Assistant Professor of Geology Tom Manley

The College’s research vessel the David Folger is usually on Lake Champlain and serves as a floating classroom, where Tom Manley, assistant professor of geology, or other faculty and students hold class or do research. In the Q&A below, Manley discusses why he journeyed on the Folger to Seneca Lake, one of New York’s Finger Lakes, and what contributions the Folger is making to the region. By surveying the lake, Manley is helping to accomplish two goals: the creation of an inventory of submerged cultural resources and the systematic mapping of the underwater topography of Seneca Lake.

What brought you and the Folger to Seneca Lake, one of New York’s Finger Lakes? How many times have you been there and when?
The concept of this program began in the summer of 2018 when Art Cohn, cofounder of the Lake Champlain Maritime Museum, asked if I would be part of a preliminary side-scan sonar survey to locate the Frank Bowley, a canal boat that sank in Seneca Lake in the late 1800s. While he was doing research for a book, he found a newspaper article that described where the canal boat had gone down. If it could be found and documented, it would represent the first tangible connection to what we predicted would be a collection of actual ships that were critical in the overall settlement and development of the region.

Who else joined you on your trip?
I invited Angus Warren ’20, a student in one of my courses who had also worked on a summer research program with me on Lake Champlain, to participate in the search for the Frank Bowley, due to his intense interest in history and nautical archaeology. Tim Caza and Dennis Gerber joined us as the primary survey team. Tim owns and captains the 24-foot research vessel that we used for surveying while at the same time is the primary scuba diver for investigating the shipwrecks. Dennis is a retired electronics engineer who designed and built the side-scan sonar system that they use for locating shipwrecks.

The above underwater image from Seneca Lake was taken from the College’s research vessel, the David Folger, and appears to be a very early 19th century canal boat built to fit the dimensions of the original Erie and Champlain Canals. Few examples of this first-generation class of vessels are known to exist.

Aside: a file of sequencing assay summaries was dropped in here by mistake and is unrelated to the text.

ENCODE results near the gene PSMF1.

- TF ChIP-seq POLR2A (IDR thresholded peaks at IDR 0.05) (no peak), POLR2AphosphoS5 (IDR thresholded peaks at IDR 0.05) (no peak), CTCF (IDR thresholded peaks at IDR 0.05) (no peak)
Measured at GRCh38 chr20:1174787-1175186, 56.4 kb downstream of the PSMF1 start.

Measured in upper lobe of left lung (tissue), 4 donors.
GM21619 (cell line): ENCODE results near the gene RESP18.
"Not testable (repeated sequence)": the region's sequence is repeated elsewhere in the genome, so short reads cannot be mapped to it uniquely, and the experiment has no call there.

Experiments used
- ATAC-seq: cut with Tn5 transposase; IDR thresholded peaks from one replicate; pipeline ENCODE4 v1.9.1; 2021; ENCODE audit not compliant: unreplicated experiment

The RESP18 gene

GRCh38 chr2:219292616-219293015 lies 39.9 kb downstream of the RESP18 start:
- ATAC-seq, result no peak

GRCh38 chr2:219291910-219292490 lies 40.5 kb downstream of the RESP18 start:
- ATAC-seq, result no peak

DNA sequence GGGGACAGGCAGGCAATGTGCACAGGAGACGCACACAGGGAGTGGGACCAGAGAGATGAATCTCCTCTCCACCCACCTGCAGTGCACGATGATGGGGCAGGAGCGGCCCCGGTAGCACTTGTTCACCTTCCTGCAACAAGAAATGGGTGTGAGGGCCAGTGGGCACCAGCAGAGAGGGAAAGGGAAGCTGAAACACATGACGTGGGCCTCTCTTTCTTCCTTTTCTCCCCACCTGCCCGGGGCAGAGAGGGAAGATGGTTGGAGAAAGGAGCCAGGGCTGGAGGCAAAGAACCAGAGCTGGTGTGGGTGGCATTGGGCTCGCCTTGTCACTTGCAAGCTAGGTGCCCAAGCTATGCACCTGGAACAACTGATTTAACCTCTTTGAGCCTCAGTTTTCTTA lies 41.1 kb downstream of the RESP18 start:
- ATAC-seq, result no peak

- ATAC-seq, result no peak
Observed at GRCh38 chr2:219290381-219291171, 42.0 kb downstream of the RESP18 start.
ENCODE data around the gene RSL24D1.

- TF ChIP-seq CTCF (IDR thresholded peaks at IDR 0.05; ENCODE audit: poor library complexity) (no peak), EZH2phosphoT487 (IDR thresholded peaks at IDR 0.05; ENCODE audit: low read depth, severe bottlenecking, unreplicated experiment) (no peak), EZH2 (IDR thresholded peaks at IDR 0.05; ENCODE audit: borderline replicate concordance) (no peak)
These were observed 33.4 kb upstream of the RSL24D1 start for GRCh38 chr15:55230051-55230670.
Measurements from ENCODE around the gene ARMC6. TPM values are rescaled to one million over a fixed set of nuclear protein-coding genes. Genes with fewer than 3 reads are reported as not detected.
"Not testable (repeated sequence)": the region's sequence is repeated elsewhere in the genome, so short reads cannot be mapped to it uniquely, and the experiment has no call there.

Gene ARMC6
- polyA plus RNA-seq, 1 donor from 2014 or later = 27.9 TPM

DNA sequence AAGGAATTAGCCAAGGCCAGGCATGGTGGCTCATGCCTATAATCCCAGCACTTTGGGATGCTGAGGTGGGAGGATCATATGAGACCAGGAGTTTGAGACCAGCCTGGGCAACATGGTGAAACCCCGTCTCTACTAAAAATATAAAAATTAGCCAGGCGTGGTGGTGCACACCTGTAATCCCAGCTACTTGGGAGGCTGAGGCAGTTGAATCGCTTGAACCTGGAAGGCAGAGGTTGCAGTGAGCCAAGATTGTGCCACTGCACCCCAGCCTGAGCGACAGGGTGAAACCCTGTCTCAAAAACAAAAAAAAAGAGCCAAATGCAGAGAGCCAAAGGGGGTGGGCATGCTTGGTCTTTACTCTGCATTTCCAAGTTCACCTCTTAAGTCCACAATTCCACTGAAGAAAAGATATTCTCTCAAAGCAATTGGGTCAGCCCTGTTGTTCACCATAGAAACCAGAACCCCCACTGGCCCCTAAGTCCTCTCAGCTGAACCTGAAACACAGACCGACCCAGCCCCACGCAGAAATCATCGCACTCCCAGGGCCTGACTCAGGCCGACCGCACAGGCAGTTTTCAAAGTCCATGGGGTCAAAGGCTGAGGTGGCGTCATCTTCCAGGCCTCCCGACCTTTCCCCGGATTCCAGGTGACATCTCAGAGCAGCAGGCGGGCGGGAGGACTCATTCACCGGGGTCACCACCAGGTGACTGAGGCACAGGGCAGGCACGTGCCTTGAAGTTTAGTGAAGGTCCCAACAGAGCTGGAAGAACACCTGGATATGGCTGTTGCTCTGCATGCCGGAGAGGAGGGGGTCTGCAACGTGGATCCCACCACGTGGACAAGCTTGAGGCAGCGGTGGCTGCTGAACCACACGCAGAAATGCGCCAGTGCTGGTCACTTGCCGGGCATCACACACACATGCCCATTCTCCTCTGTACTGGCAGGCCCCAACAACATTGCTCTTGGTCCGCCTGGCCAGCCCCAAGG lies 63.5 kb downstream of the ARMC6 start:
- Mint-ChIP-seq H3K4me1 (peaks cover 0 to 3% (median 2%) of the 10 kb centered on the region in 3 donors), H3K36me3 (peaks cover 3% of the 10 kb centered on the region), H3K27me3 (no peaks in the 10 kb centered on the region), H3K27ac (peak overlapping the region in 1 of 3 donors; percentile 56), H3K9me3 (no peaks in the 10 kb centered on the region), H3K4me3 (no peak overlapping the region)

What did you find there?
The day we started the survey was one of those warm, picturesque days with blue skies and a light breeze. We traveled south to the reported site where the Frank Bowley had sunk and began our survey. Within two hours, we had located the shipwreck, which hadn’t been seen since 1869. Our preliminary imaging of the target from our different viewing angles revealed a shipwreck in untouched and pristine condition. It didn’t take us more than a few minutes to agree on the continuation of the survey. By the time we left for home some two days later, an additional seven shipwrecks had been added to the list of discoveries.

What is the significance of your findings?
The discovery of the Frank Bowley, and the locating of seven additional shipwrecks, gave credibility to our belief that Seneca Lake, and other Finger Lakes connected to the New York State (NYS) canal system, would contain a significant collection of canal-era vessels. In today’s legal framework, all nonmilitary shipwrecks more than 50 years old are considered public cultural resources to be managed by the states in whose waters they lie. We were working under an NYS Museum Archaeological Permit, and the shipwrecks located in the survey, together with our preliminary observations, identification, and information about their ages, origins, and conditions, will become a part of the NYS inventory.

Are you mapping the bottom of Seneca Lake?
Yes. The survey has two primary objectives: to create an inventory of submerged cultural resources and to systematically map the underwater topography of Seneca Lake. This was a process we had developed and perfected during our decade-long Whole Lake Survey on Lake Champlain, and the RV David Folger is the perfect platform for accomplishing this valuable and ambitious goal.

What will this map be used for?
This will be a bathymetric map, which measures the water depth across a body of water. The standard bathymetric chart that is presently used on Seneca Lake and distributed by the National Oceanographic and Atmospheric Administration (NOAA) is based on information gathered in the mid- to late 1800s. Fishermen, boaters, sailors, scuba divers, scientists, the U.S. Coast Guard, and, believe it or not, the Navy, which operates a sonar testing platform in the middle of the lake, use this outdated chart as the most definitive representation of bottom bathymetry.

The new data we provide is going to significantly alter the knowledge base of this lake. This publicly available data set will eventually lead to a newer generation of bathymetric charts that will benefit a wide spectrum of state, public, and research programs.

In the process, we will also create an inventory of the submerged cultural resources that will permit the state of New York to better preserve, study, and manage this extensive collection of shipwrecks reflecting on the historic use of the Seneca Lake as a commercial waterway.

Are you returning there? Will any students join you?
Provided funding is available, we expect to return during the summers of 2020, when we would complete the mapping of the central portion of the lake, and 2021, when we would complete the rest. We anticipate working with New York State officials, scientists from Hobart & William Smith College, and many other partners to maximize the use and value of the data.

For both the summers of 2020 and 2021, I expect to have two Middlebury students on the RV Folger to help with the Seneca Lake survey.